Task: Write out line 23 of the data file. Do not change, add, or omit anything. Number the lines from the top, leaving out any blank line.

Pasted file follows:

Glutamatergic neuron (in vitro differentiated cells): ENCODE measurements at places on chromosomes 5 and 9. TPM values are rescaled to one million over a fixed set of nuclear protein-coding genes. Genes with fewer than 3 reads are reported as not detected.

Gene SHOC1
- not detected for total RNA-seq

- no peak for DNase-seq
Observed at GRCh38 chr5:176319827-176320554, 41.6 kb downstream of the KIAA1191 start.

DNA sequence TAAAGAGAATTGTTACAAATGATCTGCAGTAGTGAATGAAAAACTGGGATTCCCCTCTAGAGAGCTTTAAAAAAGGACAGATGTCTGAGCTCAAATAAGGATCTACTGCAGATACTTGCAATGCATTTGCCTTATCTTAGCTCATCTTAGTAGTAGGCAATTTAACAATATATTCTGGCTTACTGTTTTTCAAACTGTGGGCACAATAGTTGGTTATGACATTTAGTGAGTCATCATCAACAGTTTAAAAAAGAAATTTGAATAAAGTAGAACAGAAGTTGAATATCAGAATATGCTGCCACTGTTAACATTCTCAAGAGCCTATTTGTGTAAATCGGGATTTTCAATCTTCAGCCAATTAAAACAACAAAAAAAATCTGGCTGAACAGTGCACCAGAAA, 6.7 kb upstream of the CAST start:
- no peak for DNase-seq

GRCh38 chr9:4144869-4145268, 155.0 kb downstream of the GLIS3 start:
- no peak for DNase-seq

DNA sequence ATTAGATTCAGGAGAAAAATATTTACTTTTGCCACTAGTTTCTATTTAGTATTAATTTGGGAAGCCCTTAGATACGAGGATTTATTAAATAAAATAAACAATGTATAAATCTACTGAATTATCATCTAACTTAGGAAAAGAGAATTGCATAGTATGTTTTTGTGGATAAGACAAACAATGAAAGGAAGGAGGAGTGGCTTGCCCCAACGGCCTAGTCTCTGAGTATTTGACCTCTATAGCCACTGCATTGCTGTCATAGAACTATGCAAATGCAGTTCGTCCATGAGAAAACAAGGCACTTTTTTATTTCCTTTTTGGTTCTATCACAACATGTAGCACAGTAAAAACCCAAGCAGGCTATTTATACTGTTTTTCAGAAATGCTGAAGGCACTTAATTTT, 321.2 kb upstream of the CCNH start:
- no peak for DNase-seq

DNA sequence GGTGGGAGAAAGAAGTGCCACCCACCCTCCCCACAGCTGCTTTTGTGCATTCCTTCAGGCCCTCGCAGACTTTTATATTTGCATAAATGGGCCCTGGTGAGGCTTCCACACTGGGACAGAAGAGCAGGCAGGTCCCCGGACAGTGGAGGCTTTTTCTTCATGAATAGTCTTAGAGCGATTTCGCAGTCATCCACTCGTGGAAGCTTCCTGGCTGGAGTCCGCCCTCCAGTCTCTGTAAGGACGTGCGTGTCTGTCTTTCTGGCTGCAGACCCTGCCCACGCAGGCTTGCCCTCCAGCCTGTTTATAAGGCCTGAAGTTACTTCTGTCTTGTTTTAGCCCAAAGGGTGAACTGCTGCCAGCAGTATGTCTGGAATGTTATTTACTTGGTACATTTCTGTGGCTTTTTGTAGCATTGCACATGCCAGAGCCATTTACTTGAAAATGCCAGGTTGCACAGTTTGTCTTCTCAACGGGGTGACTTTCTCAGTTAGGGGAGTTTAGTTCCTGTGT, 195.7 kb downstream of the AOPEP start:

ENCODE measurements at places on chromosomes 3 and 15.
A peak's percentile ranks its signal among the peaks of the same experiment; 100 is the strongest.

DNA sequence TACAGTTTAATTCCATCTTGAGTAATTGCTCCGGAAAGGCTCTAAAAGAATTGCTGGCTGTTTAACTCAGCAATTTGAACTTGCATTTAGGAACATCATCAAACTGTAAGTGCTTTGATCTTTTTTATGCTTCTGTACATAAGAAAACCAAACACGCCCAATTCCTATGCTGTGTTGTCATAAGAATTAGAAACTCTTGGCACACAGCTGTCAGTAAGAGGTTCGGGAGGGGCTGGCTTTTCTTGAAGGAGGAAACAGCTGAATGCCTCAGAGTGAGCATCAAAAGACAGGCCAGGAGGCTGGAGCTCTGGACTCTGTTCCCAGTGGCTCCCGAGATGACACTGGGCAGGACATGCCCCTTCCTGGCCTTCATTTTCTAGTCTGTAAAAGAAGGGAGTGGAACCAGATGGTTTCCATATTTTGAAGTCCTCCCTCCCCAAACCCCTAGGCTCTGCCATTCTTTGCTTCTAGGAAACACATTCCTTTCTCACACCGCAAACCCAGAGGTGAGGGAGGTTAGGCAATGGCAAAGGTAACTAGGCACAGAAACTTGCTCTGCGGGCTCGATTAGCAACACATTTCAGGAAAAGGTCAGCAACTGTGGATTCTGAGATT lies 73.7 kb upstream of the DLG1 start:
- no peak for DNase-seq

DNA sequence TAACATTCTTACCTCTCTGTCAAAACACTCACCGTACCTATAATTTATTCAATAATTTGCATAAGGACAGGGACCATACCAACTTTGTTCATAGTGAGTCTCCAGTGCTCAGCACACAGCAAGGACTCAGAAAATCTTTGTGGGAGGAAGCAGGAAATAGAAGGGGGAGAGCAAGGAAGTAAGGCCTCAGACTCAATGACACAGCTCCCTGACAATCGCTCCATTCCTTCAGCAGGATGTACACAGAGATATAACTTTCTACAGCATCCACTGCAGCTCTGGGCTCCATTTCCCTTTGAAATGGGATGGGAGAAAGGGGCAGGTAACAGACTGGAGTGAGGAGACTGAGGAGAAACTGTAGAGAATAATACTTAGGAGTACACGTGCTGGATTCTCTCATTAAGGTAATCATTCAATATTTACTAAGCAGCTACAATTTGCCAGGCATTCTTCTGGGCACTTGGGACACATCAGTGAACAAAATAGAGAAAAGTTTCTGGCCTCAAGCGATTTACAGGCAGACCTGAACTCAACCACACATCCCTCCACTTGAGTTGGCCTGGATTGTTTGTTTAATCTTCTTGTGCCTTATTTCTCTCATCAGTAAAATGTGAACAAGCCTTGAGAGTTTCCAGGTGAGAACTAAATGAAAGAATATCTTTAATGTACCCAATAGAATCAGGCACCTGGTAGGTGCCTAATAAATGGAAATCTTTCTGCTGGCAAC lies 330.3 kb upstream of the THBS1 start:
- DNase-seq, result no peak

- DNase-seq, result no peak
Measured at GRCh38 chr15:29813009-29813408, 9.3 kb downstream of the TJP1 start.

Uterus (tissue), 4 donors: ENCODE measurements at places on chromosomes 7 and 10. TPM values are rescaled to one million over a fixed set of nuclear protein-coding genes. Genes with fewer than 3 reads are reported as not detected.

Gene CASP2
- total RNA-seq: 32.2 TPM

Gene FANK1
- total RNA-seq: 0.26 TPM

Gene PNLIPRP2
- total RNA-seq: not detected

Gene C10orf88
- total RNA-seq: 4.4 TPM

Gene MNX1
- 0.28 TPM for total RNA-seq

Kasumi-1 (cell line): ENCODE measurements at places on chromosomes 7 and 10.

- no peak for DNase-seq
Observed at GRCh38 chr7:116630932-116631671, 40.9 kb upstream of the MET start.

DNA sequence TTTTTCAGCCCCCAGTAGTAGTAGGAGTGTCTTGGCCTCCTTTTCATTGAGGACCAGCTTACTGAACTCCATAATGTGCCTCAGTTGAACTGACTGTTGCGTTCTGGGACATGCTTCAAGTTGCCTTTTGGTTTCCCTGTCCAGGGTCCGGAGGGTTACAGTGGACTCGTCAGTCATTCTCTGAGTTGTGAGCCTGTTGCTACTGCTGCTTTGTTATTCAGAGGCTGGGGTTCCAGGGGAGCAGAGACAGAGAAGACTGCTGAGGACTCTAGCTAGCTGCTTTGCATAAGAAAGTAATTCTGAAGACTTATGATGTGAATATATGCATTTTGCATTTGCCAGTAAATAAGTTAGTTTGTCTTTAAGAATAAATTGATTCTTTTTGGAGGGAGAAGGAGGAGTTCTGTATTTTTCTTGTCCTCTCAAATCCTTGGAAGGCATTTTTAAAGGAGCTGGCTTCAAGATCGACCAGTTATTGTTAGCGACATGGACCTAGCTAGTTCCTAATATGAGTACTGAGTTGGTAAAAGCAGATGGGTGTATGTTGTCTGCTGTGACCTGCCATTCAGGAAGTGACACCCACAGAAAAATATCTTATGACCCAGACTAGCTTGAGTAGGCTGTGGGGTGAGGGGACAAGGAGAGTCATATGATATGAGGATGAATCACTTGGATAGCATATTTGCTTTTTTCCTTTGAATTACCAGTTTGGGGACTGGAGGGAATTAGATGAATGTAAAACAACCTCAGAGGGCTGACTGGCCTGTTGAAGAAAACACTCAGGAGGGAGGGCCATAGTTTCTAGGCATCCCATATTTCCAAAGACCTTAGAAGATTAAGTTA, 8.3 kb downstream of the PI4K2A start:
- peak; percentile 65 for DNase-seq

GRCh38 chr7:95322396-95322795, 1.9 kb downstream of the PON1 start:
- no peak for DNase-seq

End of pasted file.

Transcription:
- total RNA-seq: 32.2 TPM